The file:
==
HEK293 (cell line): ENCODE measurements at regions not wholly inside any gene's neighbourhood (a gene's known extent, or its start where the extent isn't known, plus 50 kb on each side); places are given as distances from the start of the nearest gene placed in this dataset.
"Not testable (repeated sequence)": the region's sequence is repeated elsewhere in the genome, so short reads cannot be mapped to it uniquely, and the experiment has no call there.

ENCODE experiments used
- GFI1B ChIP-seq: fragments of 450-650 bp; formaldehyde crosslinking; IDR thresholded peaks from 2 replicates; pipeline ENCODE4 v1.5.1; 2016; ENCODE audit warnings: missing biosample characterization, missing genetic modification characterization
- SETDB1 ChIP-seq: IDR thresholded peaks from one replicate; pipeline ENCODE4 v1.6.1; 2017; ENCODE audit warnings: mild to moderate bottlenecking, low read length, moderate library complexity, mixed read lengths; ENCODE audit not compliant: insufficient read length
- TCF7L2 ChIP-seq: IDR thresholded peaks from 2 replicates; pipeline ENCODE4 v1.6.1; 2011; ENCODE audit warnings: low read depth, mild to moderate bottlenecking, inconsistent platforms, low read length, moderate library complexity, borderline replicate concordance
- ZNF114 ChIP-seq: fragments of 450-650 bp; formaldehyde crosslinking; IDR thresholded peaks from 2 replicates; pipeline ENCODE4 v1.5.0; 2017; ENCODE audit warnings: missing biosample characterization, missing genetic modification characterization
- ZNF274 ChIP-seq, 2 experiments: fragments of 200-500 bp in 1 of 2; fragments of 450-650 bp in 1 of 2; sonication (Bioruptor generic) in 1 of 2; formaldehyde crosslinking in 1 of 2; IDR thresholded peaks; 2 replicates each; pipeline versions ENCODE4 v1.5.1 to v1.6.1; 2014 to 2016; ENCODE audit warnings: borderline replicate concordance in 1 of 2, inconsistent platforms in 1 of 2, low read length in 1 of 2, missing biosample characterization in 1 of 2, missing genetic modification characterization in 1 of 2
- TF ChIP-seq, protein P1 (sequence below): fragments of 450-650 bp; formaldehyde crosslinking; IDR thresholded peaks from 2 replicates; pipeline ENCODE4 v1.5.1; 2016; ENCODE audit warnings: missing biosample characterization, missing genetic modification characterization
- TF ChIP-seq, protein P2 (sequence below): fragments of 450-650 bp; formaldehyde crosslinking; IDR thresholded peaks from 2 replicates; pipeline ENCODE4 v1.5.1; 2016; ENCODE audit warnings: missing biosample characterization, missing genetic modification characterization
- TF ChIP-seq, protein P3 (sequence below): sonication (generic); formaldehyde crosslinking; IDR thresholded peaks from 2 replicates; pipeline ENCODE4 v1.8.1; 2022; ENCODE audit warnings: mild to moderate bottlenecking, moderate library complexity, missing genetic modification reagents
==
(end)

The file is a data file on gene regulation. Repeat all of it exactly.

HEK293 (cell line): ENCODE measurements at regions not wholly inside any gene's neighbourhood (a gene's known extent, or its start where the extent isn't known, plus 50 kb on each side); places are given as distances from the start of the nearest gene placed in this dataset.
"Not testable (repeated sequence)": the region's sequence is repeated elsewhere in the genome, so short reads cannot be mapped to it uniquely, and the experiment has no call there.

ENCODE experiments used
- GFI1B ChIP-seq: fragments of 450-650 bp; formaldehyde crosslinking; IDR thresholded peaks from 2 replicates; pipeline ENCODE4 v1.5.1; 2016; ENCODE audit warnings: missing biosample characterization, missing genetic modification characterization
- SETDB1 ChIP-seq: IDR thresholded peaks from one replicate; pipeline ENCODE4 v1.6.1; 2017; ENCODE audit warnings: mild to moderate bottlenecking, low read length, moderate library complexity, mixed read lengths; ENCODE audit not compliant: insufficient read length
- TCF7L2 ChIP-seq: IDR thresholded peaks from 2 replicates; pipeline ENCODE4 v1.6.1; 2011; ENCODE audit warnings: low read depth, mild to moderate bottlenecking, inconsistent platforms, low read length, moderate library complexity, borderline replicate concordance
- ZNF114 ChIP-seq: fragments of 450-650 bp; formaldehyde crosslinking; IDR thresholded peaks from 2 replicates; pipeline ENCODE4 v1.5.0; 2017; ENCODE audit warnings: missing biosample characterization, missing genetic modification characterization
- ZNF274 ChIP-seq, 2 experiments: fragments of 200-500 bp in 1 of 2; fragments of 450-650 bp in 1 of 2; sonication (Bioruptor generic) in 1 of 2; formaldehyde crosslinking in 1 of 2; IDR thresholded peaks; 2 replicates each; pipeline versions ENCODE4 v1.5.1 to v1.6.1; 2014 to 2016; ENCODE audit warnings: borderline replicate concordance in 1 of 2, inconsistent platforms in 1 of 2, low read length in 1 of 2, missing biosample characterization in 1 of 2, missing genetic modification characterization in 1 of 2
- TF ChIP-seq, protein P1 (sequence below): fragments of 450-650 bp; formaldehyde crosslinking; IDR thresholded peaks from 2 replicates; pipeline ENCODE4 v1.5.1; 2016; ENCODE audit warnings: missing biosample characterization, missing genetic modification characterization
- TF ChIP-seq, protein P2 (sequence below): fragments of 450-650 bp; formaldehyde crosslinking; IDR thresholded peaks from 2 replicates; pipeline ENCODE4 v1.5.1; 2016; ENCODE audit warnings: missing biosample characterization, missing genetic modification characterization
- TF ChIP-seq, protein P3 (sequence below): sonication (generic); formaldehyde crosslinking; IDR thresholded peaks from 2 replicates; pipeline ENCODE4 v1.8.1; 2022; ENCODE audit warnings: mild to moderate bottlenecking, moderate library complexity, missing genetic modification reagents